This Week in Nagoya, Inuyama, Okazaki, Toyokawa and Meiji Mura – 24 November 2020
Mac here. I spent most of last week exploring Aichi Prefecture, revisiting some favourite spots and checking out some new ones. It was very tough to pick one highlight from each location, but here are my favourite photos from Nagoya, Inuyama, Okazaki, Toyokawa and Meiji Mura.
Featured image – Toyokawa: Toyokawa Inari (豊川稲荷) is the main draw for visitors to Toyokawa town. Despite torii gates leading to the main building, and the identification of the main image of the Senju Kannon with the Inari Okami from Shintoism, Toyokawa Inari is actually a Buddhist temple called Myōgon-ji, or Enpukuzan Toyokawa-kaku, Myōgon-ji (円福山 豊川閣 妙厳寺) to give it its full name.
The highlight for photographers is the Reiko-zuka, a hillside dotted with thousands of red-bibbed kitsune fox statues, and a lovely spot for a candid snap with these messengers to the gods.
Meiji Mura: Meiji mura is an open-air architectural museum in Inuyama. It was opened on March 18, 1965. The museum preserves historic buildings from the Meiji, Taisho and early Showa eras. Over 60 buildings have been moved and reconstructed on the banks of Lake Iruka. There are so many amazing structures which we are lucky have been preserved, but my absolute favourite is the reconstructed main entrance and lobby of the Imperial Hotel, Frank Lloyd Wright’s legendary building which stood in Hibiya, Tokyo from 1923 to 1967. I snapped this shot of the exterior, and the interior is equally spectacular.
Okazaki: The founder of the Tokugawa Shogunate, Tokugawa Ieyasu, was born in Okazaki Castle in 1542. It is Okazaki’s biggest claim to fame, so the castle rightly features on the city’s manhole cover. Also showcased is the Mikawa Fireworks Festival, one of the most famous in Japan, and the beautiful sakura.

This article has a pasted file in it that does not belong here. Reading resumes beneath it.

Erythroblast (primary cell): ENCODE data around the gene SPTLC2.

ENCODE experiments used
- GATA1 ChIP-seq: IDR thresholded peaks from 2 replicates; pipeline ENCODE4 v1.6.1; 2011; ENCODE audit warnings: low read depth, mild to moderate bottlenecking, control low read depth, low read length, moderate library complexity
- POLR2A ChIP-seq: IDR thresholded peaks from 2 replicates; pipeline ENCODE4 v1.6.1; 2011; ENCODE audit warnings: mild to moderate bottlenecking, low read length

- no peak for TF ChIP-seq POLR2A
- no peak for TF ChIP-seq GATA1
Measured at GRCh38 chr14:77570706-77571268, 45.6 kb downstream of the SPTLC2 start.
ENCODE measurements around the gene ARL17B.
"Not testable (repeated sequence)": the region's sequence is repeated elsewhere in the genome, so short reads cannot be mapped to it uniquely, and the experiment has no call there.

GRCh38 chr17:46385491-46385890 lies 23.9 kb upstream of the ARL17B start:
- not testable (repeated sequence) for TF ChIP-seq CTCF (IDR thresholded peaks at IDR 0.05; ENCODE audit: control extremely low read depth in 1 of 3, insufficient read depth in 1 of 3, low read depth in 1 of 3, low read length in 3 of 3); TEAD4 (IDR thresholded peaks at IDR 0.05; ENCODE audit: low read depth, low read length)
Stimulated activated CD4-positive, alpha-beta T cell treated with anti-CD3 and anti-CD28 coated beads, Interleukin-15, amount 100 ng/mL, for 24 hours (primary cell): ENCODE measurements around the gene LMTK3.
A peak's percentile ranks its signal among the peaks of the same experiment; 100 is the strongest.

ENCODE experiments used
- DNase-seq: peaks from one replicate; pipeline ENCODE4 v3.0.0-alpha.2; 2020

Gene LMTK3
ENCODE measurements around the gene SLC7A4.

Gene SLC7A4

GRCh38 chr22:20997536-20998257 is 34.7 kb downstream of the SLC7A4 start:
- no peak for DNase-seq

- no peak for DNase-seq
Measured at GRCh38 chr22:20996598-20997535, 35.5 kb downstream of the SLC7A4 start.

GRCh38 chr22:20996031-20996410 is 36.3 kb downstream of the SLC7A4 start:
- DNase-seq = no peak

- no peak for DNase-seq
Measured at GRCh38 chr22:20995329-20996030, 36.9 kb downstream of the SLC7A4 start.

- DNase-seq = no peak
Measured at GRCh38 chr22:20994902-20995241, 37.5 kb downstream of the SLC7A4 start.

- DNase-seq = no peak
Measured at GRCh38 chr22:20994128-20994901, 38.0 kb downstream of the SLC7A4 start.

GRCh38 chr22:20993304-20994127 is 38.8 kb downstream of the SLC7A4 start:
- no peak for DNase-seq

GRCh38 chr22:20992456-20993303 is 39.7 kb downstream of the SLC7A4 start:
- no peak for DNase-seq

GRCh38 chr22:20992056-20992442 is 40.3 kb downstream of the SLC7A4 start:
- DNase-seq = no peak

Inuyama: I couldn’t tease you with the manhole cover shot without sharing a photo of an actual castle. Inuyama Castle is one of only 12 Japanese castles to remain unreconstructed from the end of the Edo period. It is one of my favourites. Here it is with the magnificent fall foliage that Aichi prefecture is currently experiencing.
Nagoya: Last but not least is Nagoya, the capital of Aichi prefecture. One of the most famous meeting spots in Nagoya is Nana-chan, who resides in front of the escalator to Meitetsu Bus Center. Nana-chan was born in Switzerland on April 28, 1973. She is 6m10cm tall and weighs 600kg. A snappy dresser, she frequently changes her outfit, reflecting the seasons, latest crazes and commercial sponsorship.
Like any responsible resident of Japan, Nana-chan is masked up. The rainbow design provides a nice flash of colour to complement her Santa outfit. I like to think my red and white shoes match well here too!